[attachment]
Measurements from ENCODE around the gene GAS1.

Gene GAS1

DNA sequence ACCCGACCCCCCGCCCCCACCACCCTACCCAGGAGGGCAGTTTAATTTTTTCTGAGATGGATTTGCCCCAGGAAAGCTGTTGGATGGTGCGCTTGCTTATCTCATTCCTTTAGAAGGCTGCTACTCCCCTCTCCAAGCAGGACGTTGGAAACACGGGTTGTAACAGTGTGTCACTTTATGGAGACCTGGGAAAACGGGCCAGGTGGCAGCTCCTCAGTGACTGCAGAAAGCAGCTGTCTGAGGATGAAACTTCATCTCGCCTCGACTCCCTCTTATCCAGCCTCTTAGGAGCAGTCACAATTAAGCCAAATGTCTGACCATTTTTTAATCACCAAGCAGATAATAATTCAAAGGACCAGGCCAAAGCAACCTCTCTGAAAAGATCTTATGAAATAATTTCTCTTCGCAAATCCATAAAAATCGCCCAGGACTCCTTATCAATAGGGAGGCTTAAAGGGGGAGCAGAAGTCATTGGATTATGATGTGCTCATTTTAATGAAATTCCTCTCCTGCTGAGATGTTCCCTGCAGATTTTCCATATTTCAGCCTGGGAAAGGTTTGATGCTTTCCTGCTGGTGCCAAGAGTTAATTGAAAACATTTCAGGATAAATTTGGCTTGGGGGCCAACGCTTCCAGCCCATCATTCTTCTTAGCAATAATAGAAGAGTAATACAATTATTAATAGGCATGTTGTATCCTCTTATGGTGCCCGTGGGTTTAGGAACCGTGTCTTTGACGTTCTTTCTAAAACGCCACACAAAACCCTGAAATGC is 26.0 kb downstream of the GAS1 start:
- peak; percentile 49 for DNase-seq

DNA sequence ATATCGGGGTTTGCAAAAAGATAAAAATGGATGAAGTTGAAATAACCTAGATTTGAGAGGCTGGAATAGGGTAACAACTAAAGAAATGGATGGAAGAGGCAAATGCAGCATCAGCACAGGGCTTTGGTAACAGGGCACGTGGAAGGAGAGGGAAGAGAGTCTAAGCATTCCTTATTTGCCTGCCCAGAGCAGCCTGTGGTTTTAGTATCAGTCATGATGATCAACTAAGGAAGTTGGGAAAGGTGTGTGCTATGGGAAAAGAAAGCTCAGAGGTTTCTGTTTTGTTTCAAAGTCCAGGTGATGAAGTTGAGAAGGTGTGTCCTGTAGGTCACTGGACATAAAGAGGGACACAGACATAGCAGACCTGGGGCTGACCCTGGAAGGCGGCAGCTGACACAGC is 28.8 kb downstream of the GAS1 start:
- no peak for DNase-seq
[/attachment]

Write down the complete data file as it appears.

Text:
Measurements from ENCODE around the gene GAS1.

Gene GAS1

DNA sequence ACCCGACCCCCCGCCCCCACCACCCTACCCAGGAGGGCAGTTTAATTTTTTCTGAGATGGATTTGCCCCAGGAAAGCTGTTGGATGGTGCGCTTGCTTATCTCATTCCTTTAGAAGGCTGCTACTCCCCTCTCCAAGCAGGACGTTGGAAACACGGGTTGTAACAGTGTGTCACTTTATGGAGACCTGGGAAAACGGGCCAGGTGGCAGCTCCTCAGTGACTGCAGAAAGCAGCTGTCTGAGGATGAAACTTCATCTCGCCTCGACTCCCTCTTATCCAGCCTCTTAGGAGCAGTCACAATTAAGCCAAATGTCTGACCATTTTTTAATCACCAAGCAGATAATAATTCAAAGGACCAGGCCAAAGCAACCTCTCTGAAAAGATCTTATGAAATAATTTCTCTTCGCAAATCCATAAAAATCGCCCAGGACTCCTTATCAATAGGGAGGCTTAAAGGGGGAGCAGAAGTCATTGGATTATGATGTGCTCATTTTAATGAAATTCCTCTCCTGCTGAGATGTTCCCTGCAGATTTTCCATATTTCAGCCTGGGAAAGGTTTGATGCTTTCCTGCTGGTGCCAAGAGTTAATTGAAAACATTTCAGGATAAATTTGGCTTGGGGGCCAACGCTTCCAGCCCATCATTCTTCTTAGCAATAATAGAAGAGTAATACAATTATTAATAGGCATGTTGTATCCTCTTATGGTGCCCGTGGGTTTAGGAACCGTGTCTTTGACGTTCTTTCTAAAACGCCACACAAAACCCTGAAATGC is 26.0 kb downstream of the GAS1 start:
- peak; percentile 49 for DNase-seq

DNA sequence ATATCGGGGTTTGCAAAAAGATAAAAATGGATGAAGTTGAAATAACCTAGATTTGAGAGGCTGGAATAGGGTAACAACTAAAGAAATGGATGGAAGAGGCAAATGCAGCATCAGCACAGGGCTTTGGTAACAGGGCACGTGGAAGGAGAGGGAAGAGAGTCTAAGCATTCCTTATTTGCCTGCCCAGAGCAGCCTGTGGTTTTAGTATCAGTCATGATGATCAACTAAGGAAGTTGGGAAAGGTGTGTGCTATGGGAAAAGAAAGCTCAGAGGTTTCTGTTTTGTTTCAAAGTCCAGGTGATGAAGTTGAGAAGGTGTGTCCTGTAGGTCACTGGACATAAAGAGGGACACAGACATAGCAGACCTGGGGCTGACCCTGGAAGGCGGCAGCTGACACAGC is 28.8 kb downstream of the GAS1 start:
- no peak for DNase-seq